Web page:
As a result of the Social War, all Italians were granted Roman citizenship, the old allied alae were abolished and their members integrated into the legions. Regular annual conscription remained in force and continued to provide the core of legionary recruitment, but an ever-increasing proportion of recruits were volunteers, who signed up for 16-year terms as opposed to the maximum 6 years for conscripts; the loss of ala cavalry reduced Roman/Italian cavalry by 75%, legions became dependent on allied native horse for cavalry cover. This period saw the large-scale expansion of native forces employed to complement the legions, made up of numeri recruited from tribes within Rome's overseas empire and neighbouring allied tribes. Large numbers of heavy infantry and cavalry were recruited in Spain and Thrace, archers in Thrace and Syria. However, these native units were not integrated with the legions, but retained th
Hadrian's Wall called the Roman Wall, Picts' Wall, or Vallum Hadriani in Latin, was a defensive fortification in the Roman province of Britannia, begun in AD 122 in the reign of the emperor Hadrian. It ran from the banks of the River Tyne near the North Sea to the Solway Firth on the Irish Sea, was the northern limit of the Roman Empire north of which were the lands of the northern Ancient Britons, including the Picts, it had a stone wall. There were milecastles with two turrets in between. There was a fort about every five Roman miles. From north to south, the wall comprised a ditch, military way and vallum, another ditch with adjoining mounds, it is thought the milecastles were staffed with static garrisons, whereas the forts had fighting garrisons of infantry and cavalry. In addition to the wall's defensive military role, its gates may have been customs posts. A significant portion of the wall still stands and can be followed on foot along the adjoining Hadrian's Wall Path; the largest Roman archaeological feature anywhere, it runs a total of 73 miles in northern England.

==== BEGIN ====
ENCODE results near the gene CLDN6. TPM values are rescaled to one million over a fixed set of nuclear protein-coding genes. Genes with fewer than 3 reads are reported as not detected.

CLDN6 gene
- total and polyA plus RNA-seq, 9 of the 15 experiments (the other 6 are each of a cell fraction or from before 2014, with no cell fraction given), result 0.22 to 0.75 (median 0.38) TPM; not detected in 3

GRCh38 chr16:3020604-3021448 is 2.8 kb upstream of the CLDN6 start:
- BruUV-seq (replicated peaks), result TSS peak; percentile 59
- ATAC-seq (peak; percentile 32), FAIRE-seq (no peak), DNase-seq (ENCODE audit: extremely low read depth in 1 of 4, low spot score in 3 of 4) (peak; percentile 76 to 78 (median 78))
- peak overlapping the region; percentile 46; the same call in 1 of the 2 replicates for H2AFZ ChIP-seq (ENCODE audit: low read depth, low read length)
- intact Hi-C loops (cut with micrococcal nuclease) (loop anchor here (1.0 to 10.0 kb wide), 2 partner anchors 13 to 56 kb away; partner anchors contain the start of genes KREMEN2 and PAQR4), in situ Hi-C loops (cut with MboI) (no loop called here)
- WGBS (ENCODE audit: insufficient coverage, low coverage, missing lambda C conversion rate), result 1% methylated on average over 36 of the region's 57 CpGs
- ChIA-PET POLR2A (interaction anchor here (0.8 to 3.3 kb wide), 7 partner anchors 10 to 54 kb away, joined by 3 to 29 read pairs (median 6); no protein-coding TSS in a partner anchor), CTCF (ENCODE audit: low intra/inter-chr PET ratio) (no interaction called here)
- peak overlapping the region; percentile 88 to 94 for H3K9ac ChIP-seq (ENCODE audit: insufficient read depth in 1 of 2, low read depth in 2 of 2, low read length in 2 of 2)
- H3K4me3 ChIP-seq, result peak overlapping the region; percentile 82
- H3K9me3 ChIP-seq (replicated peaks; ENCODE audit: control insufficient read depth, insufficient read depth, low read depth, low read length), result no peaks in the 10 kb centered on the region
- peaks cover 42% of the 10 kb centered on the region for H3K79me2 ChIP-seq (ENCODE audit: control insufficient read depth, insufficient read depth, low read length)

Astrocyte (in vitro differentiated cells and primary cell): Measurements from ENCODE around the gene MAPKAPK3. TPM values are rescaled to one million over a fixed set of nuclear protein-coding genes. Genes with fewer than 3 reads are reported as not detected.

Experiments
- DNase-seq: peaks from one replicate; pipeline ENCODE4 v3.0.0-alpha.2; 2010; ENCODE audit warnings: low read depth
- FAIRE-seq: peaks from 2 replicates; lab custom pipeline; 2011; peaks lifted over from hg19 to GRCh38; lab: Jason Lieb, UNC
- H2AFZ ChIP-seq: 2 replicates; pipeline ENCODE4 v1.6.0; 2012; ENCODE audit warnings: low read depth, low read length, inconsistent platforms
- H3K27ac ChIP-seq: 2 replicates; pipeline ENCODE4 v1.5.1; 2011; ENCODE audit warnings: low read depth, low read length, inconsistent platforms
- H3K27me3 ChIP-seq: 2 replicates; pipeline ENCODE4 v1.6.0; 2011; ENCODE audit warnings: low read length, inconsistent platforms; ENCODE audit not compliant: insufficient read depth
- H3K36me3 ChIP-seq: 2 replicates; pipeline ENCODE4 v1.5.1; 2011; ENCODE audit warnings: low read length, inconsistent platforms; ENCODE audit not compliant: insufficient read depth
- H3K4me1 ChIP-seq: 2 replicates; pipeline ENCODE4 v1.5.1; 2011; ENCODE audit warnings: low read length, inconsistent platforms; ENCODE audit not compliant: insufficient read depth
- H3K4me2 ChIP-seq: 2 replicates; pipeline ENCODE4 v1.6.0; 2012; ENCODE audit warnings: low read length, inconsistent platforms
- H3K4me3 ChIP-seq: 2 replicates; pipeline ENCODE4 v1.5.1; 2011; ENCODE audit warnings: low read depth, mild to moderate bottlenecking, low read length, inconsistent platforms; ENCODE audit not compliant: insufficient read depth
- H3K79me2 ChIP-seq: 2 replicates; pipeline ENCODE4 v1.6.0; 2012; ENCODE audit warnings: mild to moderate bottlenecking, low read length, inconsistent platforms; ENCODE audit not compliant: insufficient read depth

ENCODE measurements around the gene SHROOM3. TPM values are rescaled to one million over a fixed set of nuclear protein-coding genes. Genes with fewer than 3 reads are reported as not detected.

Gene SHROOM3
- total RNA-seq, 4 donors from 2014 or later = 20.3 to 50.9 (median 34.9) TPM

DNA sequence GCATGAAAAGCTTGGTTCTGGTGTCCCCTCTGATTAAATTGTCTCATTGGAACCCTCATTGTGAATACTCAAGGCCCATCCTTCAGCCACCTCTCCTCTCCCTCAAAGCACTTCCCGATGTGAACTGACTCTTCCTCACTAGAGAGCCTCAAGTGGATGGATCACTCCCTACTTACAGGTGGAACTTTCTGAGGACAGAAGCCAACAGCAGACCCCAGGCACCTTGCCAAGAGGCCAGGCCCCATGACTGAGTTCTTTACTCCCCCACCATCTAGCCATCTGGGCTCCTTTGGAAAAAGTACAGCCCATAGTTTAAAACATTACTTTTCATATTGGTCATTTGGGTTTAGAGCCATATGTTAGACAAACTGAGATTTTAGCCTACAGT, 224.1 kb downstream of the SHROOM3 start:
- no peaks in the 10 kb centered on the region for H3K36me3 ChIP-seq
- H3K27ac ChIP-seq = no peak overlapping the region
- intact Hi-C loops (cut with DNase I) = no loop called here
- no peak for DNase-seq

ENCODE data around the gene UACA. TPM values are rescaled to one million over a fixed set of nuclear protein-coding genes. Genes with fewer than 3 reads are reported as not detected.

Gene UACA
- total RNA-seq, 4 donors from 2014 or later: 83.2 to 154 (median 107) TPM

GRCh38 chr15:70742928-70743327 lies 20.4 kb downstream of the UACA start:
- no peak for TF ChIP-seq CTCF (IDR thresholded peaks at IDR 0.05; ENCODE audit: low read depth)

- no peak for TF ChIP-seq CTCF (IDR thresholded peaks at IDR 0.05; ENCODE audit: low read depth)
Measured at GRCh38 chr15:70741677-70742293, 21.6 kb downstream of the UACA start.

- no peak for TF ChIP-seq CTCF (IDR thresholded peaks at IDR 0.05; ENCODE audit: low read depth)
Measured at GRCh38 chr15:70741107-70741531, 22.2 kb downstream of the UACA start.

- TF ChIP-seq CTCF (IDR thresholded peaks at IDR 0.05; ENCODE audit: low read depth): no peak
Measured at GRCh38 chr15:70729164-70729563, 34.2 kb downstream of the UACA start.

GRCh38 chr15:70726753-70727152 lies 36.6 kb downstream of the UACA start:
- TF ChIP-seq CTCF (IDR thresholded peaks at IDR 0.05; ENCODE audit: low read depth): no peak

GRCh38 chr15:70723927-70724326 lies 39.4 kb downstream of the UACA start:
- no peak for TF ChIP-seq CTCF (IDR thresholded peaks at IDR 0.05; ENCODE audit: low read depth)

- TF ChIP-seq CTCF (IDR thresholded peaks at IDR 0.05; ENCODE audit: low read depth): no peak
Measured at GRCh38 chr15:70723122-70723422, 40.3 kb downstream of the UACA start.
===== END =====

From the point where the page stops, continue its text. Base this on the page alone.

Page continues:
Regarded as a British cultural icon, Hadrian's Wall is one of Britain's major ancient tourist attractions. It was designated as a UNESCO World Heritage Site in 1987. In comparison, the Antonine wall, thought by some to be based on Hadrian's wall, was not declared a World Heritage site until 2008, it is a common misconception that Hadrian's Wall marks the boundary between Scotland. In fact Hadrian's Wall lies within England and has never formed the Anglo-Scottish border. While it is less than 0.6 mi south of the border with Scotland in the west at Bowness-on-Solway, in the east at Wallsend it is as much as 68 miles away. Hadrian's Wall was 117.5 km long. East of the River Irthing, the wall was made from squared stone and measured 3 metres wide and 5 to 6 metres high, while west of the river the wall was made from turf and measured 6 metres wide and 3.5 metres high. These dimensions do not include the wall's ditches and forts; the central section measured eight Roman feet wide on a 3 m base. Some parts of this section of the wall survive to a height of 3 m.
South of the wall, a large ditch was dug, with adjoining parallel mounds, one on either side. This is known today as the Vallum though the word vallum in Latin is the origin of the English word wall, does not refer to a ditch. In many places – for example Limestone Corner – the Vallum is better preserved than the wall, robbed of much of its stone. Hadrian's Wall extended west from Segedunum at Wallsend on the River Tyne, via Carlisle and Kirkandrews-on-Eden, to the shore of the Solway Firth, ending a short but unknown distance west of the village of Bowness-on-Solway; the A69 and B6318 roads follow the course of the wall from Newcastle upon Tyne to Carlisle along the northern coast of Cumbria. Although the curtain wall ends near Bowness-on-Solway, this does not mark the end of the line of defensive structures; the system of milecastles and turrets is known to have continued along the Cumbria coast as far as Risehow, south of Maryport. For classification purposes, the milecastles west of Bowness-on-Solway are referred to as Milefortlets.